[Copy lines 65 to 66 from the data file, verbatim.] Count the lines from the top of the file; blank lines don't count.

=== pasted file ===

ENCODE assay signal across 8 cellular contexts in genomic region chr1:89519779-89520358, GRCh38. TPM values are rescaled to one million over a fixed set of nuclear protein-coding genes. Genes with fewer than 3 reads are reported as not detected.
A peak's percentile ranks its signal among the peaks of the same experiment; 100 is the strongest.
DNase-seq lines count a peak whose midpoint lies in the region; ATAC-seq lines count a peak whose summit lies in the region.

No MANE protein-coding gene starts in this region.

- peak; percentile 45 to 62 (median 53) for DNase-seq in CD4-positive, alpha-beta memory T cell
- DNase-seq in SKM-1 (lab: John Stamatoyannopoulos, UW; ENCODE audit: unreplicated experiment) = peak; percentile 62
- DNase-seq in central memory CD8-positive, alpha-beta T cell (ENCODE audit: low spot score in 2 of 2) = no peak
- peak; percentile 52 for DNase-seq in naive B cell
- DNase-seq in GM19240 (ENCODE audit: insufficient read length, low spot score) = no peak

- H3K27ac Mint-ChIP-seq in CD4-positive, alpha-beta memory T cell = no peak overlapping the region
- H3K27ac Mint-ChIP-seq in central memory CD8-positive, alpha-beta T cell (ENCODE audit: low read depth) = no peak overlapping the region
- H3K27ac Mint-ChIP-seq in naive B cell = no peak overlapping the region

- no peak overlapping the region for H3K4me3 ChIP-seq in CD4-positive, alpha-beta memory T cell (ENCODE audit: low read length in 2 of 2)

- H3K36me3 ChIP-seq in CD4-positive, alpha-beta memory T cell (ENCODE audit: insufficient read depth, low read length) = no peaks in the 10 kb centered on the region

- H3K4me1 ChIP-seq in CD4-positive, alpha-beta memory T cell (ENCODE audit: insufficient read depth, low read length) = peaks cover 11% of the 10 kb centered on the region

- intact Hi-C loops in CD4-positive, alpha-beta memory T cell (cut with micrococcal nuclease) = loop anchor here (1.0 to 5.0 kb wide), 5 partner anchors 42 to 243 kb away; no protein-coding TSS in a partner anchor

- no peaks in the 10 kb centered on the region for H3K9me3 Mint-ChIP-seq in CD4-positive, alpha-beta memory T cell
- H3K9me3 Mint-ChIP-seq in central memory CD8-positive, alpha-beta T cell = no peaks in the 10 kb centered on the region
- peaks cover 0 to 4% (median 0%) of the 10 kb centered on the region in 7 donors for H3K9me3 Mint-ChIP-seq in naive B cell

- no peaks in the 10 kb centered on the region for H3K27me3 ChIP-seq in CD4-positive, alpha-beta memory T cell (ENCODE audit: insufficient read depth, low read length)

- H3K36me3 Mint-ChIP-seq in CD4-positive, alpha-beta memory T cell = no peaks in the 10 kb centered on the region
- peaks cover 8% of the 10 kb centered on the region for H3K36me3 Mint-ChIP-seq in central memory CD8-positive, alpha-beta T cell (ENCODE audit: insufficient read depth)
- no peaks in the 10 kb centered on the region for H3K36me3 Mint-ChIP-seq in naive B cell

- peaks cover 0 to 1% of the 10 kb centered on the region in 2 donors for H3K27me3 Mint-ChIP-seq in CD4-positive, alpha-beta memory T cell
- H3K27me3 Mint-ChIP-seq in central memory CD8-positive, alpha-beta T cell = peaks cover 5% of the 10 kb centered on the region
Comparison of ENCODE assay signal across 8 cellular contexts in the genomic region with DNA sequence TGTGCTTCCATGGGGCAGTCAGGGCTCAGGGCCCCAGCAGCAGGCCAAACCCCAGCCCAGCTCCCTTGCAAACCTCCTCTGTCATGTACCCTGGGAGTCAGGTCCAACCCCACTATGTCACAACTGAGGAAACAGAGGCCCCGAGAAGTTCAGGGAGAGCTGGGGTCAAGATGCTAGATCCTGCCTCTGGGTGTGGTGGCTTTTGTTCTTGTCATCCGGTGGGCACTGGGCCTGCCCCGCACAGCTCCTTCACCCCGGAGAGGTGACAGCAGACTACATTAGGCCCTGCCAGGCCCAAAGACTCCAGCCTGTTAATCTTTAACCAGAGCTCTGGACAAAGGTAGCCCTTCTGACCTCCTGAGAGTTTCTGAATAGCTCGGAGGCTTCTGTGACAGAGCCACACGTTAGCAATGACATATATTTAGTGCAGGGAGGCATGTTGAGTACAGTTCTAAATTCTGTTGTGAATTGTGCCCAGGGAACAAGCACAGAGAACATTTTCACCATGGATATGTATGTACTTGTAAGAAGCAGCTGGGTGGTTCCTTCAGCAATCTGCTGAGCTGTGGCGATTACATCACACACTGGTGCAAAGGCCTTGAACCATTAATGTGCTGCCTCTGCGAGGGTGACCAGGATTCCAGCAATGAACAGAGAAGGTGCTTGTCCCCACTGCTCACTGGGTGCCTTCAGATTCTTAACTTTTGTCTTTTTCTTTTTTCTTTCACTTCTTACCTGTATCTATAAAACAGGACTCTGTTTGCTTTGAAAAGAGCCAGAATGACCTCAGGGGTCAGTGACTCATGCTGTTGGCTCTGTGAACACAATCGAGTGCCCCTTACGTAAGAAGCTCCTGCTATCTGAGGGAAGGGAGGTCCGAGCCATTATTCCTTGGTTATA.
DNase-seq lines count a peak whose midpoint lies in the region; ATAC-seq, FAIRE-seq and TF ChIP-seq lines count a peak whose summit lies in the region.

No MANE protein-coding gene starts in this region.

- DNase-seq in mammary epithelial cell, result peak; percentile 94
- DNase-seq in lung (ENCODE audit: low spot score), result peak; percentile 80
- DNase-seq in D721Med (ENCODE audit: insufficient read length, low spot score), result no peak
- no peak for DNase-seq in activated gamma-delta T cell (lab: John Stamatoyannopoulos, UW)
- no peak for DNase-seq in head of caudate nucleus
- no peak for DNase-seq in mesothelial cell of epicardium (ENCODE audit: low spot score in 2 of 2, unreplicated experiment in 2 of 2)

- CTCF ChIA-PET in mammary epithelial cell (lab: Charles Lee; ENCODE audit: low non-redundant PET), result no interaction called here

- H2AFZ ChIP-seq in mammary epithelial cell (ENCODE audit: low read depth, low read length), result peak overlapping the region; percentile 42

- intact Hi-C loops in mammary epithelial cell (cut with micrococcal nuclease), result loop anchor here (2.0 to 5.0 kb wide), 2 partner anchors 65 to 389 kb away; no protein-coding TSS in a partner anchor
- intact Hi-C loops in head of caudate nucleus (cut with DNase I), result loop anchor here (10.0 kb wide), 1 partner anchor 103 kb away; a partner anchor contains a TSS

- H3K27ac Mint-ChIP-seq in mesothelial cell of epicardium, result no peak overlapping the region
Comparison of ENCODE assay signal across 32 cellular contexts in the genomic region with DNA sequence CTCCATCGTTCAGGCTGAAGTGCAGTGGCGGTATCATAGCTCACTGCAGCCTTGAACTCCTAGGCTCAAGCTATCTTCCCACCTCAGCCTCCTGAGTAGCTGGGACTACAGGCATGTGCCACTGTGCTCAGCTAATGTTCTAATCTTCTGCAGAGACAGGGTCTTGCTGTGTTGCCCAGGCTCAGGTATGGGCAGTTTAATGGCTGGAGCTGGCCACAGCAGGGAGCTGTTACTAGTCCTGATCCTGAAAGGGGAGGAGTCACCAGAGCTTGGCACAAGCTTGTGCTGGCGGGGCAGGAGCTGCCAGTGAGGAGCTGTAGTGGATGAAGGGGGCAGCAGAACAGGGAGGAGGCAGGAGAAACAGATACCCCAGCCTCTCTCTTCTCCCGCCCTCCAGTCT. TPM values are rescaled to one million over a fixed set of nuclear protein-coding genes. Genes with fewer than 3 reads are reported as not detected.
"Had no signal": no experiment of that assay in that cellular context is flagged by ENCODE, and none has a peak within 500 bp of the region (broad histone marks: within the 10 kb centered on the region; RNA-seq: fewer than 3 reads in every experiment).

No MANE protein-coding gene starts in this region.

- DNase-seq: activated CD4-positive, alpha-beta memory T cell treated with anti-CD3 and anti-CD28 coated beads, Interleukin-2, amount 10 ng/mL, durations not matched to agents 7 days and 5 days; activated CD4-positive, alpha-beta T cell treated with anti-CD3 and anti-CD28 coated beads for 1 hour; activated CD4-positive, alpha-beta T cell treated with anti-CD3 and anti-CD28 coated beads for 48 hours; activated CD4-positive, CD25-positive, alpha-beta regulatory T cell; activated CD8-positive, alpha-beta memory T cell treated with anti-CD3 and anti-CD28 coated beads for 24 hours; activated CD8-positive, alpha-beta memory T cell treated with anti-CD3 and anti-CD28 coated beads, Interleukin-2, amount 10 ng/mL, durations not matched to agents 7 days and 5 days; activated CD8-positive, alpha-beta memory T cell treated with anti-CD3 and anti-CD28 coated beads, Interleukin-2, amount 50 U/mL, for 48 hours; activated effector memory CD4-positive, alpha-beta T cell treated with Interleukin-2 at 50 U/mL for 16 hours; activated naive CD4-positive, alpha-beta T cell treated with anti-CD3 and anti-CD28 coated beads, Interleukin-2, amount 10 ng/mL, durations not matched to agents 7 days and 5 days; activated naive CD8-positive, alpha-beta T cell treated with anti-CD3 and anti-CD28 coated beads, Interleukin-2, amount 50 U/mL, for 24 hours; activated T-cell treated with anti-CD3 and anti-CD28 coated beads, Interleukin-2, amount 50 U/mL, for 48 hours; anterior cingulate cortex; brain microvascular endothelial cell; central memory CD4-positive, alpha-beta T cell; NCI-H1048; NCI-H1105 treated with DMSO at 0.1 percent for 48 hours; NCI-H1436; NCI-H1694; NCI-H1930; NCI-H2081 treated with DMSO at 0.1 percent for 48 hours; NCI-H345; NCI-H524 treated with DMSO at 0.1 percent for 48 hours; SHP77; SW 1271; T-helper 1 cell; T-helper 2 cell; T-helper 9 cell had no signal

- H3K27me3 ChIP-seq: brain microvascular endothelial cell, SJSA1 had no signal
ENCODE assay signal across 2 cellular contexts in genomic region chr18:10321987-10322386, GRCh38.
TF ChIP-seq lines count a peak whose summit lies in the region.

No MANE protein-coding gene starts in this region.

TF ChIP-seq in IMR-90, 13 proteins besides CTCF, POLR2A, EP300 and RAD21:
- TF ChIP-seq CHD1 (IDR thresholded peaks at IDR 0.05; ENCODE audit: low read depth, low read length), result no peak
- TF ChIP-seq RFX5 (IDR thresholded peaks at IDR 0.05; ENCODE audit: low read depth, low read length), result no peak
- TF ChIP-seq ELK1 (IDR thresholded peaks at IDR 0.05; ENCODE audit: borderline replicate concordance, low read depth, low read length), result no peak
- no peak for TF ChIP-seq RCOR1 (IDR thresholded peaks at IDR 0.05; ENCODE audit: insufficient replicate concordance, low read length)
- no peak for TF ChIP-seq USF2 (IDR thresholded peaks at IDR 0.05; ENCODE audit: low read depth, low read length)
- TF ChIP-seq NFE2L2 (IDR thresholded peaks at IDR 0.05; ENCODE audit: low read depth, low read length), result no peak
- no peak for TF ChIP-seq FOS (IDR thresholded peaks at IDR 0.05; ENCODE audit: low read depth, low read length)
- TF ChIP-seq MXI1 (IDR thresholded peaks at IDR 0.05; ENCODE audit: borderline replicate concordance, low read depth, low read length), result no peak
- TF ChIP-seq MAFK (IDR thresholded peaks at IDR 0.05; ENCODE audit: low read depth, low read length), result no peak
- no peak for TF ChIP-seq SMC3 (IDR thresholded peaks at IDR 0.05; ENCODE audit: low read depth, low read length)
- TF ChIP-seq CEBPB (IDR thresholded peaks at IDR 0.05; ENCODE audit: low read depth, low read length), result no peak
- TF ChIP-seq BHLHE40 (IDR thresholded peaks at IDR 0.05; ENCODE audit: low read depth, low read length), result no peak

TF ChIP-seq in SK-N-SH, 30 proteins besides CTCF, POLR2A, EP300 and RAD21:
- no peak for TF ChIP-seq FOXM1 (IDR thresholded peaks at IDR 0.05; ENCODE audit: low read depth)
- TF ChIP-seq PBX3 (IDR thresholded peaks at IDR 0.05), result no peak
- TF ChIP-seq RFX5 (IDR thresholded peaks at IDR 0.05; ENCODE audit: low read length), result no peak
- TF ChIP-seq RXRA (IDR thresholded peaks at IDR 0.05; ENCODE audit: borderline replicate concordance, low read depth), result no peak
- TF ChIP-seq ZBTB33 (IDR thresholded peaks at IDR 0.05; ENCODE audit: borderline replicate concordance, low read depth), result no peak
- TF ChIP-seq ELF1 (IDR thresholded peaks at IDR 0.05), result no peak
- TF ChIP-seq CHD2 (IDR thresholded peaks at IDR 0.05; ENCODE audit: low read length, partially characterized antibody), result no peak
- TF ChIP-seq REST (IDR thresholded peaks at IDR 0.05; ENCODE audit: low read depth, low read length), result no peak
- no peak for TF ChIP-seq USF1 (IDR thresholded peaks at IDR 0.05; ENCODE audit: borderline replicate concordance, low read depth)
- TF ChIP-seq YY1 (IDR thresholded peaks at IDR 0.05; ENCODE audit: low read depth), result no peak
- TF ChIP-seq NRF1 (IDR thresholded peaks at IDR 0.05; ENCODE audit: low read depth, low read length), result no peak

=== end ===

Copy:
- TF ChIP-seq RXRA (IDR thresholded peaks at IDR 0.05; ENCODE audit: borderline replicate concordance, low read depth), result no peak
- TF ChIP-seq ZBTB33 (IDR thresholded peaks at IDR 0.05; ENCODE audit: borderline replicate concordance, low read depth), result no peak